The Secret of Chimneys plays Fridays and Saturdays at 8pm, Sundays at 2pm through May 5, 2019 at the Lonny Chapman Theatre, 10900 Burbank Blvd, North Hollywood 91601.

Monday, April 1, 2019

Plays I'd Like to See - April 2019

I've been asked to list plays that I'd like to see produced in Los Angeles.  Trying to do such.  Maybe some dramaturgs or directors out there will be impressed/inspired.  We'll see.


Perfect Arrangement by Topher Payne.  A friend of mine was recently in a production of this in Tampa, Florida and won rave reviews.  I found the photos from the production intriguing and finally looked up the script--which really looks fantastic.  Set in the 1950s, it tells the story of an official and his secretary in the State Department given the job of rooting out homosexuals.  But, both are in fact gay, and have married each others' partner as a way to hide in plain sight.  The result apparently combines farce, social commentary, and drama.  I really want to see this play.  And I so hope one of the amazing theatre companies here in Los Angeles will decide this matches their plans and mission statement.



A Shadow Over Innsmouth by Scott T. Barsotti (Visceral Company did his Kill Me some years ago) premiered in 2013 at the Wildclaw Theatre in Chicago.  This was a theatrical adaptation of H.P.Lovecraft's almost-last work, one of the most easily adapted in many ways, and when I first learned of the production I abandoned plans to adapt the story myself.  What solidified my feelings was learning the lead/narrator had been changed into a woman rather than a man.  That frankly feels inspired to me.   And it created a fierce desire to see this play in performance.  Certainly makes a change from the usual Halloween fair of Dracula, The Woman in Black, Turn of the Screw, or horror mazes.  Mind you, I like all of those, but every Lovecraft show I"ve seen here has been splendid! 


Tuesday, March 12, 2019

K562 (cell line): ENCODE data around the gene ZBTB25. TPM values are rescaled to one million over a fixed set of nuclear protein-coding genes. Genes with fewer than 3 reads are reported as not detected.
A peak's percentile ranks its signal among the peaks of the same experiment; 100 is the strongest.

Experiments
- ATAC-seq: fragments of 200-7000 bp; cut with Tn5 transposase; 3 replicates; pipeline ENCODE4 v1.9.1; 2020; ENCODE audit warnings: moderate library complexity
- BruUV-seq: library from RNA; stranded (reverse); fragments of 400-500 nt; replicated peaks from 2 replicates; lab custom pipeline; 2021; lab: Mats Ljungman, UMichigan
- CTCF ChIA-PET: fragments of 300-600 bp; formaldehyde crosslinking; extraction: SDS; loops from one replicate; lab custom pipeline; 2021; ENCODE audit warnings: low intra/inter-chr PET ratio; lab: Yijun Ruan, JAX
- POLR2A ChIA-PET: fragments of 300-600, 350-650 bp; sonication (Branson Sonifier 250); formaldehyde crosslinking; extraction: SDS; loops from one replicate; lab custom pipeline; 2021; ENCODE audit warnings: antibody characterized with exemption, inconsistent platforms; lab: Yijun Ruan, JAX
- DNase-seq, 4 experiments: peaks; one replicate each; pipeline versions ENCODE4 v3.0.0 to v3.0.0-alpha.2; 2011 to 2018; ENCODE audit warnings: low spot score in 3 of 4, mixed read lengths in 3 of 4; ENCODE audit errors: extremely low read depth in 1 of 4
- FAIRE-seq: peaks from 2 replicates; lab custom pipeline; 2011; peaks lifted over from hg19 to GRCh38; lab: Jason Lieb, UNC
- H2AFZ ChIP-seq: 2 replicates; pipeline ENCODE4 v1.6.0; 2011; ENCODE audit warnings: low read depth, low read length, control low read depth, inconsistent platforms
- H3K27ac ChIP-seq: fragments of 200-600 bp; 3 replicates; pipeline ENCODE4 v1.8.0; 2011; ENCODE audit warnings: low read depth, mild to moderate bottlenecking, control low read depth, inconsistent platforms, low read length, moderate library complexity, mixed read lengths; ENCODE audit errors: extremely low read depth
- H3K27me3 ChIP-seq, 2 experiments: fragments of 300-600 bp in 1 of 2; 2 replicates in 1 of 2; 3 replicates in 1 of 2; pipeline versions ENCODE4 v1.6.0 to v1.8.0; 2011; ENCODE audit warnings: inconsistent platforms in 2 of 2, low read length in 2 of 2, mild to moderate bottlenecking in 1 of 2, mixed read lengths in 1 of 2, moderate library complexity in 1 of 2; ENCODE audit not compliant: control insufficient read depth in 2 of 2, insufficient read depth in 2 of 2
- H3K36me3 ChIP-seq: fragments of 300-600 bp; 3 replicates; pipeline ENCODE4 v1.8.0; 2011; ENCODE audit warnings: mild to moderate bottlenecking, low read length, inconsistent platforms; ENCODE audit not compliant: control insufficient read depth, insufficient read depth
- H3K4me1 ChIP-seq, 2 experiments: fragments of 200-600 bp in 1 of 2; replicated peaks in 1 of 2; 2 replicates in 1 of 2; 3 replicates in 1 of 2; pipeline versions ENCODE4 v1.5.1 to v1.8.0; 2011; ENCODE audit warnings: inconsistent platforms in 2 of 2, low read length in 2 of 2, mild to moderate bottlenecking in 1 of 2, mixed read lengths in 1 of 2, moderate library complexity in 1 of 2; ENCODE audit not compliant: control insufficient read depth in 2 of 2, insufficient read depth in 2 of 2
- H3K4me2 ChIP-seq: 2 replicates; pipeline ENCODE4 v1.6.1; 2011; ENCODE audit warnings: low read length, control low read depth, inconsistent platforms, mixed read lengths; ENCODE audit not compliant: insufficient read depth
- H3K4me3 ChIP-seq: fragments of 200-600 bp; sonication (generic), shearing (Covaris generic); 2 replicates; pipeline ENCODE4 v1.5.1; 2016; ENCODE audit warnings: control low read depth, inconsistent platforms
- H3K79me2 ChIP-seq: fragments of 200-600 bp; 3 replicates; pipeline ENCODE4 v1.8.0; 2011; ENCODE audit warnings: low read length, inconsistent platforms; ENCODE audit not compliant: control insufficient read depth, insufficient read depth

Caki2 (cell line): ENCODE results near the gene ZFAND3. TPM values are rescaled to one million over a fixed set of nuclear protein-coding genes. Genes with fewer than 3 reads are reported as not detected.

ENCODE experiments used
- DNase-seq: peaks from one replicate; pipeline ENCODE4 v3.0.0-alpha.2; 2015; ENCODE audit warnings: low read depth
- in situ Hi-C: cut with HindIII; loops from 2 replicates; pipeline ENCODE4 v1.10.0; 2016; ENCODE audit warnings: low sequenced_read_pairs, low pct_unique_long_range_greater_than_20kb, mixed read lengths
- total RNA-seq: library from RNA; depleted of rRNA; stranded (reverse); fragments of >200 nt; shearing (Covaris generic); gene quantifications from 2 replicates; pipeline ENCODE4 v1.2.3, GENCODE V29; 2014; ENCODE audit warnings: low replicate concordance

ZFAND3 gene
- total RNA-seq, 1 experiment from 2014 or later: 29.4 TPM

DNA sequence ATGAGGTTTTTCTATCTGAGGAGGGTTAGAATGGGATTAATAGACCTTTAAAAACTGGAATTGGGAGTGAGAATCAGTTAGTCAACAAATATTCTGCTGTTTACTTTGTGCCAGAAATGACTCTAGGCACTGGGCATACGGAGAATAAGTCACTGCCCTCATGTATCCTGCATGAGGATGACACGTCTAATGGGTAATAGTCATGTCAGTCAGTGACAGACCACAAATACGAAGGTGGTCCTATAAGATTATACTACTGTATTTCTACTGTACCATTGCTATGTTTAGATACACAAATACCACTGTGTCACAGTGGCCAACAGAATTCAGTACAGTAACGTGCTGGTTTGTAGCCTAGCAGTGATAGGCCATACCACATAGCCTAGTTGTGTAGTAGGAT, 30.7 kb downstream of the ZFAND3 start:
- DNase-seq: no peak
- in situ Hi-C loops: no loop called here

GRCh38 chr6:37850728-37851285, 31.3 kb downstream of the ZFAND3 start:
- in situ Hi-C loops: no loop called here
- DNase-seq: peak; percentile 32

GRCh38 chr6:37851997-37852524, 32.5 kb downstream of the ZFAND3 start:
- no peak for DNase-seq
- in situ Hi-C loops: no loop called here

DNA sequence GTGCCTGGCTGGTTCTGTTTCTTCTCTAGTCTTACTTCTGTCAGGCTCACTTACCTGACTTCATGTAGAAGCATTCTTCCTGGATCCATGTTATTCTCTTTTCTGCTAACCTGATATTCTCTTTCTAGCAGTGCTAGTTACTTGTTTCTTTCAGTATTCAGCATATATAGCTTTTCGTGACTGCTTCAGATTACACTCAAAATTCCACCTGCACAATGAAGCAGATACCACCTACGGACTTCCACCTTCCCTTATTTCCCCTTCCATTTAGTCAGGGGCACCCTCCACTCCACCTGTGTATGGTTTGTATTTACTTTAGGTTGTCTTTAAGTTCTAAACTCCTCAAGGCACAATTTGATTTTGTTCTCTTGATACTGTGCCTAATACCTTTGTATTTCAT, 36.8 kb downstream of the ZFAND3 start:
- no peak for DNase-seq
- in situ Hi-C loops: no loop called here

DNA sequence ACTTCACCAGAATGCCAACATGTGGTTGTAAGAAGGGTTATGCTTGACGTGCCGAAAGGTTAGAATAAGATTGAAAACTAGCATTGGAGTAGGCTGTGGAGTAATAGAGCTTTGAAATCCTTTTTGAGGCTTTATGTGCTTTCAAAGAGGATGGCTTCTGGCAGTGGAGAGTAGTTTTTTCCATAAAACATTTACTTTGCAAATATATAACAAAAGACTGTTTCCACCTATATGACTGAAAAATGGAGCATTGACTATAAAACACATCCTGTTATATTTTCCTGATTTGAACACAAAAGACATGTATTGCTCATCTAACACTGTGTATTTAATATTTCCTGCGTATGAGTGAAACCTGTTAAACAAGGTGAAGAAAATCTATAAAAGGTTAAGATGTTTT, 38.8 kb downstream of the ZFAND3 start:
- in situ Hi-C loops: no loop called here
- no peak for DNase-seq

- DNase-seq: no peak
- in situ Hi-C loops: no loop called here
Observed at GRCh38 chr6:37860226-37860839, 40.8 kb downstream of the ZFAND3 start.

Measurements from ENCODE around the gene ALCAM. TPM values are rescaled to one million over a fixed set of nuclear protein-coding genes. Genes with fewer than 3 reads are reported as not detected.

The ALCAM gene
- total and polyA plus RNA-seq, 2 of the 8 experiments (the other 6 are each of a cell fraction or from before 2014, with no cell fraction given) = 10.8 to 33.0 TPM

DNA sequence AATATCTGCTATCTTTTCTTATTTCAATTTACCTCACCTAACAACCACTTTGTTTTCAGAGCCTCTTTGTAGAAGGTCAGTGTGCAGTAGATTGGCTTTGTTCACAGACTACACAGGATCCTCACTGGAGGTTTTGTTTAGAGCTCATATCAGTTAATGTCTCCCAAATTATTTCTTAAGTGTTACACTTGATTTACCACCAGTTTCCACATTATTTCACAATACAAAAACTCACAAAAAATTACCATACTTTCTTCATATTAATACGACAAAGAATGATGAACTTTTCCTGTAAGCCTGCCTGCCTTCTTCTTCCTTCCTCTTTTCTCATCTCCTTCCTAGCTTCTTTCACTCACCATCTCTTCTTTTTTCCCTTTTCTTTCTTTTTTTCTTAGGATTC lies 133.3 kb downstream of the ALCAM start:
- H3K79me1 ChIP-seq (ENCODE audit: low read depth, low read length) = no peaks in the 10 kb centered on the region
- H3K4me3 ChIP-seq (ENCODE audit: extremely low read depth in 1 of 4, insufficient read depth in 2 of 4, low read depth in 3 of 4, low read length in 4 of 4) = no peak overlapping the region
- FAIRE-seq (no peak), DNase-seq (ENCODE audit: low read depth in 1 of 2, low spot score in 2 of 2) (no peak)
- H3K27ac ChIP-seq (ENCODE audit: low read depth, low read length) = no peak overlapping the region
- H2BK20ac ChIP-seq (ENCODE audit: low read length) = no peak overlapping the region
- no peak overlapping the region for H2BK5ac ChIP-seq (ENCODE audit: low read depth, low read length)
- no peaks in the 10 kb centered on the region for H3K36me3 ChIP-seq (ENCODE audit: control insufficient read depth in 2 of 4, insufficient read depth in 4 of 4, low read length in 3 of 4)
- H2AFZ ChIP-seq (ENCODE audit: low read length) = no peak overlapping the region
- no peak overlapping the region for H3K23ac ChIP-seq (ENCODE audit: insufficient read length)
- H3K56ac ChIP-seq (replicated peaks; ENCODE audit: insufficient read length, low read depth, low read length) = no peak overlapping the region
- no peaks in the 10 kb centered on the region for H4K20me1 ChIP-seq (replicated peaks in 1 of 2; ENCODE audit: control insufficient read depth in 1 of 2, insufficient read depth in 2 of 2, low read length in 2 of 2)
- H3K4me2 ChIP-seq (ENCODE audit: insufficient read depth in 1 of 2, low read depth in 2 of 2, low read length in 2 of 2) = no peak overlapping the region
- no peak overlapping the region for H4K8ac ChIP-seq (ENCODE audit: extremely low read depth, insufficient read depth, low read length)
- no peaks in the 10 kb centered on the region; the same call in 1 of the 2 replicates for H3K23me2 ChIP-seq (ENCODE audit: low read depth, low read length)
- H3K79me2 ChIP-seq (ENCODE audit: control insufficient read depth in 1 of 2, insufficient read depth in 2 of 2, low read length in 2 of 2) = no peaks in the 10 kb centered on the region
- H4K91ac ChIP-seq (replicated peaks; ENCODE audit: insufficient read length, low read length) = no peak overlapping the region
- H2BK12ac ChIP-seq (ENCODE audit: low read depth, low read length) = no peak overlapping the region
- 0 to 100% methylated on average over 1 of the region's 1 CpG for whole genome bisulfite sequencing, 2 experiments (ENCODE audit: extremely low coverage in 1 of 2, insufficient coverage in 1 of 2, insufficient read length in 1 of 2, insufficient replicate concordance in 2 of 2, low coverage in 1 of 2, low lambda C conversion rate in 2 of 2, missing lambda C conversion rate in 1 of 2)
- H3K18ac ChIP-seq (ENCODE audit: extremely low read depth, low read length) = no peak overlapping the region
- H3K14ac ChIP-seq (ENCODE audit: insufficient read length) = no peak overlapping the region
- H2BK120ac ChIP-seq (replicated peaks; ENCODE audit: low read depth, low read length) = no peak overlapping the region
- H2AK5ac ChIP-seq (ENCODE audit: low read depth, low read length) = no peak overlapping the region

RICHARD III: Introducing Richard and Anne

I am directing a production of my favorite Shakespeare play.  Without getting into too much detail, let us say my childhood ended up a lonely one--I was too different, too 'weird,' too much of an outsider to find much welcome. Perhaps that's why this play resonates, especially since my reaction to all this was not (at least initially) at all wise or healthy.  Richard III (as a character in a play, not necessarily in real history) did the same.  On a spectacular level.

We open April 27, Saturday at 2pm.  Performances go on until May 26, with Sunday shows at 7pm.  This marks the premiere major production of a new company, theatreANON!  And yeah, we are raising funds to meet our bills (mostly rent).

Here you can find theatreANON's Facebook page.  Here is our website.

Over the next several weeks I'm want to introduce you to the cast.  A director's job is over halfway done if the cast is the right one.  So yeah, halfway done even before the first rehearsal!


Libby Letlow is portraying the title role in Richard III: Hour of the Tyrant.  Honestly I've seen her in almost a dozen different roles, so when she auditioned (and knocked it out of the park) I had an inkling of her potential, to say the least.  Honestly about four people who auditioned could have played the role, but Libby seemed to me the one who'd give the most interesting Richard.  As rehearsals have gone on, what can I say but she continues to surprise in the best possible way.

No spoilers, but honestly I can hardly wait to see what her finished performance will look like!

When she auditioned I'd never seen Sahil Kaur, which is a shame since by now I'm sure her performances would have worth the seeing!  Lady Anne too often ends up cast and played as a victim, a fragile flower seduced then crushed by the ruthless, powerful Richard.  Honestly, though, Shakespeare's women rarely seem this way to me.  Besides, it makes for poor theatre.  As rehearsals progress, Sahil's choices as Lady Anne frankly thrill me--fulfilling the promise I saw during try-outs.  Her Anne is proving strong, a passionate woman who offered much to Richard as a wife, a partner, even a friend.  His tragedy--and hers, as well as England's--lies in the fact he could not bring himself to accept her offer.

To be continued...